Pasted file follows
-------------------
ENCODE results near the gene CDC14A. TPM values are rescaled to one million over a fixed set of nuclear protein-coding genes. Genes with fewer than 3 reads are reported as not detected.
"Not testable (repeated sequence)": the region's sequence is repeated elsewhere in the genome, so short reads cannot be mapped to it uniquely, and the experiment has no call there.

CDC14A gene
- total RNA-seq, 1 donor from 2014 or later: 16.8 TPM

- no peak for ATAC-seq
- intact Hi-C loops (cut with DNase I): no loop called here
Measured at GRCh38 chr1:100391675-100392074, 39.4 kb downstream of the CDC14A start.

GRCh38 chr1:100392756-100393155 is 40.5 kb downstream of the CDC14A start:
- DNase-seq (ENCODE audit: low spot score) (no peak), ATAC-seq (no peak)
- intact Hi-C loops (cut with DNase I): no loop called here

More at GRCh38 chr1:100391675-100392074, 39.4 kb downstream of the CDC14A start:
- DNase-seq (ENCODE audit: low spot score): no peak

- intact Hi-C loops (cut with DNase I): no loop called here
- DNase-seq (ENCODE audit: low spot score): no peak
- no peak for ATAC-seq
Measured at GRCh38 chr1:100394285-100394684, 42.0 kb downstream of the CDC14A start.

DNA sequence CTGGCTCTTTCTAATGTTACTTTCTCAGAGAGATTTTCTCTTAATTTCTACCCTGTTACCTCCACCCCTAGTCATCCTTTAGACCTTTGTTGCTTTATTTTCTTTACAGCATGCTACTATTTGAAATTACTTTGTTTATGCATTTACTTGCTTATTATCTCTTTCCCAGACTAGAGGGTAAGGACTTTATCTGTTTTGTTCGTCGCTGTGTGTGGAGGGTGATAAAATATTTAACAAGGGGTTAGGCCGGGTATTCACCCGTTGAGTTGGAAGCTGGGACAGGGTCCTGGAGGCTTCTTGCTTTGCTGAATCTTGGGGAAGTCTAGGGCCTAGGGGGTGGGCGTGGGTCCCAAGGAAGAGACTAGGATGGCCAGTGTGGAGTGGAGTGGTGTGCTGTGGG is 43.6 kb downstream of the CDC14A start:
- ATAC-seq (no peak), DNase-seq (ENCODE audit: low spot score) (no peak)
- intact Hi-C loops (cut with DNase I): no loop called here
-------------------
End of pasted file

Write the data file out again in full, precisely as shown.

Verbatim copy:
ENCODE results near the gene CDC14A. TPM values are rescaled to one million over a fixed set of nuclear protein-coding genes. Genes with fewer than 3 reads are reported as not detected.
"Not testable (repeated sequence)": the region's sequence is repeated elsewhere in the genome, so short reads cannot be mapped to it uniquely, and the experiment has no call there.

CDC14A gene
- total RNA-seq, 1 donor from 2014 or later: 16.8 TPM

- no peak for ATAC-seq
- intact Hi-C loops (cut with DNase I): no loop called here
Measured at GRCh38 chr1:100391675-100392074, 39.4 kb downstream of the CDC14A start.

GRCh38 chr1:100392756-100393155 is 40.5 kb downstream of the CDC14A start:
- DNase-seq (ENCODE audit: low spot score) (no peak), ATAC-seq (no peak)
- intact Hi-C loops (cut with DNase I): no loop called here

More at GRCh38 chr1:100391675-100392074, 39.4 kb downstream of the CDC14A start:
- DNase-seq (ENCODE audit: low spot score): no peak

- intact Hi-C loops (cut with DNase I): no loop called here
- DNase-seq (ENCODE audit: low spot score): no peak
- no peak for ATAC-seq
Measured at GRCh38 chr1:100394285-100394684, 42.0 kb downstream of the CDC14A start.

DNA sequence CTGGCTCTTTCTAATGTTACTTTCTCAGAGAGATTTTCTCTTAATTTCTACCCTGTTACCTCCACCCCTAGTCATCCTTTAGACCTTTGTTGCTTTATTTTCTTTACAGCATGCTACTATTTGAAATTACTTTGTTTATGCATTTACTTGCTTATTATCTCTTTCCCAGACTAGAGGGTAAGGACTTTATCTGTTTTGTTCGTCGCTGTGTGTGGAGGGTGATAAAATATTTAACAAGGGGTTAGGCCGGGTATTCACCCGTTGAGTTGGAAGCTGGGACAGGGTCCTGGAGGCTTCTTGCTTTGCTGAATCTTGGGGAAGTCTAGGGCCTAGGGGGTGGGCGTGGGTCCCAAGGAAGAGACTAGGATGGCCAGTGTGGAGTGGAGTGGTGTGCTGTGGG is 43.6 kb downstream of the CDC14A start:
- ATAC-seq (no peak), DNase-seq (ENCODE audit: low spot score) (no peak)
- intact Hi-C loops (cut with DNase I): no loop called here